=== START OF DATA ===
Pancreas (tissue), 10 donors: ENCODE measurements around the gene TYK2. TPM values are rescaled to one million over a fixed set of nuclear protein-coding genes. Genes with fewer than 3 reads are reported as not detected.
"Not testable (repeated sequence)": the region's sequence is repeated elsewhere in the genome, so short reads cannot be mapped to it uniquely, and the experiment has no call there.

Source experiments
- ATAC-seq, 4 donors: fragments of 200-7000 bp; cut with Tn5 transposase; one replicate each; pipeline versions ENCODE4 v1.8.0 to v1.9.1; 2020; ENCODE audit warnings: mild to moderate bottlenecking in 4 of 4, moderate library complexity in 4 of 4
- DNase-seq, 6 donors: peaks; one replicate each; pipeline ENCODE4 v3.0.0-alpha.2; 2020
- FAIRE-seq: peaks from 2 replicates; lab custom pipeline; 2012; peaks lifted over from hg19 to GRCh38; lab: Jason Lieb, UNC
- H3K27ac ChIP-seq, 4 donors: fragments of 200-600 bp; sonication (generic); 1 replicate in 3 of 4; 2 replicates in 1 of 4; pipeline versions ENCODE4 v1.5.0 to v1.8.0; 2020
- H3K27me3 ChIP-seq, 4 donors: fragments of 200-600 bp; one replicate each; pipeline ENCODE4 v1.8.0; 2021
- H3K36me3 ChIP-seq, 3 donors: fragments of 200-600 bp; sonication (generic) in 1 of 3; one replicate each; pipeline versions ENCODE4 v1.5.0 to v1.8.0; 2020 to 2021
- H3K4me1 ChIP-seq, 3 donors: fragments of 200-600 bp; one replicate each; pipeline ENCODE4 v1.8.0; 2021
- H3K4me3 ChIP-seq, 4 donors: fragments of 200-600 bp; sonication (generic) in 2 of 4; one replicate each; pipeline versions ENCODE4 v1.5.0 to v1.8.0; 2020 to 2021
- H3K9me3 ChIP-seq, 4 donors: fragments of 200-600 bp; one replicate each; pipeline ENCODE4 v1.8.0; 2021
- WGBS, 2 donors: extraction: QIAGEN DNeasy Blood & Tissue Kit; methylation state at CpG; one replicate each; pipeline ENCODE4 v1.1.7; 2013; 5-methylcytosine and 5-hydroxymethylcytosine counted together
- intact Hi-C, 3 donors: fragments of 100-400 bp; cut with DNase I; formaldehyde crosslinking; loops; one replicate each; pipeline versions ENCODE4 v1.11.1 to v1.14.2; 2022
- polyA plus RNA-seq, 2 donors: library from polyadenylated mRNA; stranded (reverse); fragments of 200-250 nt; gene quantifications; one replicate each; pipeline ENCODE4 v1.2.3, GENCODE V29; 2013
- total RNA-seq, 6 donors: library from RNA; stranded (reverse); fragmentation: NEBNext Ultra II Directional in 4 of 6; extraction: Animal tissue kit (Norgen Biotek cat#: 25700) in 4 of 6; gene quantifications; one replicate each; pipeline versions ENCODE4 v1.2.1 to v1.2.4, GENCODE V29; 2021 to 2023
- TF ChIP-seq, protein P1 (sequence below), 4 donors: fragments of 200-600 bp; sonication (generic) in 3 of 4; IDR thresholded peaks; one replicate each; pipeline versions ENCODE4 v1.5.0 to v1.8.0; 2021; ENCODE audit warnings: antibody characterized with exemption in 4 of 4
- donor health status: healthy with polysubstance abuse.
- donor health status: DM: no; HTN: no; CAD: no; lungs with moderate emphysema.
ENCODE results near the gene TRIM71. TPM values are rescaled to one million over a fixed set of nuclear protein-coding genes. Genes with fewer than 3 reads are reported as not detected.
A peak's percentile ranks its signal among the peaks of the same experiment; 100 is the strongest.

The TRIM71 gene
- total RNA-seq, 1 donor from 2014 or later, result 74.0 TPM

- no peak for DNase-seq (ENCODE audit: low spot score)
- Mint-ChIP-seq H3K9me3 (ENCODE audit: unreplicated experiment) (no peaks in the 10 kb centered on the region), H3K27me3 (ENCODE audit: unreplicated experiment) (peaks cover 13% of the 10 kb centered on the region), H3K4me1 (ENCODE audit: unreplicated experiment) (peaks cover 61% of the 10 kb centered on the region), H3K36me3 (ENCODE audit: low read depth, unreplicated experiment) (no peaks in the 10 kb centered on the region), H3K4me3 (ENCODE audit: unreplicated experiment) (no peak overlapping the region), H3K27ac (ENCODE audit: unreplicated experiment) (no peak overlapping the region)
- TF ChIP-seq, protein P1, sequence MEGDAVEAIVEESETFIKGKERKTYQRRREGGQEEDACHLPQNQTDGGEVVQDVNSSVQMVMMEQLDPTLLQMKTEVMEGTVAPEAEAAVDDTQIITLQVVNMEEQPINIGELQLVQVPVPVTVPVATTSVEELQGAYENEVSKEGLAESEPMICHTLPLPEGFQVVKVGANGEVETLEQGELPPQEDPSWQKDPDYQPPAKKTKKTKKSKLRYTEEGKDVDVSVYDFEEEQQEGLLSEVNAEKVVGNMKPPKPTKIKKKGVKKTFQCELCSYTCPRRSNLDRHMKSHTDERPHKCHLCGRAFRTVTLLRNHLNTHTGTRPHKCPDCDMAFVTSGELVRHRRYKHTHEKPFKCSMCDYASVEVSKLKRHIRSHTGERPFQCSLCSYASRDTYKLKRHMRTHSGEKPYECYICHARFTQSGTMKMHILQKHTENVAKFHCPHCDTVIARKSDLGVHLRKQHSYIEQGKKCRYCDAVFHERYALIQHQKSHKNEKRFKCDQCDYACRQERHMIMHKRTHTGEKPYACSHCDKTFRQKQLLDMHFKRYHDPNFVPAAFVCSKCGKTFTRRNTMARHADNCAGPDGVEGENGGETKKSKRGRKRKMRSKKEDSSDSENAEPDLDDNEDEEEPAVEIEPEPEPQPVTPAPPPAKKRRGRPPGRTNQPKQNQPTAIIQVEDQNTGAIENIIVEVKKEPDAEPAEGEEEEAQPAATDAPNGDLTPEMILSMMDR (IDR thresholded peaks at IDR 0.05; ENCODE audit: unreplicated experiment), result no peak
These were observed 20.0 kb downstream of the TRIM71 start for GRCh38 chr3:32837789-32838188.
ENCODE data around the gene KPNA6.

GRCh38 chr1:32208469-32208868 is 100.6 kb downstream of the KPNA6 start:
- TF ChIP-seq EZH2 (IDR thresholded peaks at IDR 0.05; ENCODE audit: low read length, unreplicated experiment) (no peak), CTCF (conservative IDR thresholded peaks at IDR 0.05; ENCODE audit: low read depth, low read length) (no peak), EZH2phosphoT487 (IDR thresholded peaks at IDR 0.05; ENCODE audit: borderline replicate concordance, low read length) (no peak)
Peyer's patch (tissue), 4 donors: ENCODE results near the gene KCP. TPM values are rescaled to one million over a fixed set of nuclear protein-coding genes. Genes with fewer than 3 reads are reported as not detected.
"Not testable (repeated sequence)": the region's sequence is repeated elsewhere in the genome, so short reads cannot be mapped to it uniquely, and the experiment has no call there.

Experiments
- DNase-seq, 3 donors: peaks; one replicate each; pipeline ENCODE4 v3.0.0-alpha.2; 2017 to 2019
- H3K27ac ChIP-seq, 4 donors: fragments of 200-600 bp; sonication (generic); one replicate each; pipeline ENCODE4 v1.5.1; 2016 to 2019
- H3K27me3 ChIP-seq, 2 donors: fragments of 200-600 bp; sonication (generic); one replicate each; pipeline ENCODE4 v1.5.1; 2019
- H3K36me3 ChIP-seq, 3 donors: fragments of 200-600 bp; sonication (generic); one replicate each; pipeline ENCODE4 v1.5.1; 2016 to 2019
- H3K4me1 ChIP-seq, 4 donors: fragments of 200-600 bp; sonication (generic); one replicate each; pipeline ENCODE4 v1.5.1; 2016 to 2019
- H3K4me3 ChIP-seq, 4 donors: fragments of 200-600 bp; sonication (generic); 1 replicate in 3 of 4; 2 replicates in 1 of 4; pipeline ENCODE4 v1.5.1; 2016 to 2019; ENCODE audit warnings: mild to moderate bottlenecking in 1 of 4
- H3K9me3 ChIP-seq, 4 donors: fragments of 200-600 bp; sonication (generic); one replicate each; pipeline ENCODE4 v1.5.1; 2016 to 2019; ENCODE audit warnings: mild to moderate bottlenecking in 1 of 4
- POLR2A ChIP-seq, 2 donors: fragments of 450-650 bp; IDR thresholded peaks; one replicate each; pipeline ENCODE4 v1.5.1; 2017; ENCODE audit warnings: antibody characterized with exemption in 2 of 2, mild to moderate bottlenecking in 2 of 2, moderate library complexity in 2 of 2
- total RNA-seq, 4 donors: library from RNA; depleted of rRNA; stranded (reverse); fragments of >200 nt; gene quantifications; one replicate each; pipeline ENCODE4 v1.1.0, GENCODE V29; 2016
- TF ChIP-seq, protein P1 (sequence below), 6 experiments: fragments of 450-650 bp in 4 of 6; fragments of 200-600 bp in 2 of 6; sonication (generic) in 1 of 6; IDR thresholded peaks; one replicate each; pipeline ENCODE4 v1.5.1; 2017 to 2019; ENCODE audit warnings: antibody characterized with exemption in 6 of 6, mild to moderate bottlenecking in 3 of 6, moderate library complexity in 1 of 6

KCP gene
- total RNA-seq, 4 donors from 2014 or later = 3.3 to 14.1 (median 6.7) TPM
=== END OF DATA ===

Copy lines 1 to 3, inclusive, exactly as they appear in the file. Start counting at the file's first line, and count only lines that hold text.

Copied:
Pancreas (tissue), 10 donors: ENCODE measurements around the gene TYK2. TPM values are rescaled to one million over a fixed set of nuclear protein-coding genes. Genes with fewer than 3 reads are reported as not detected.
"Not testable (repeated sequence)": the region's sequence is repeated elsewhere in the genome, so short reads cannot be mapped to it uniquely, and the experiment has no call there.

Source experiments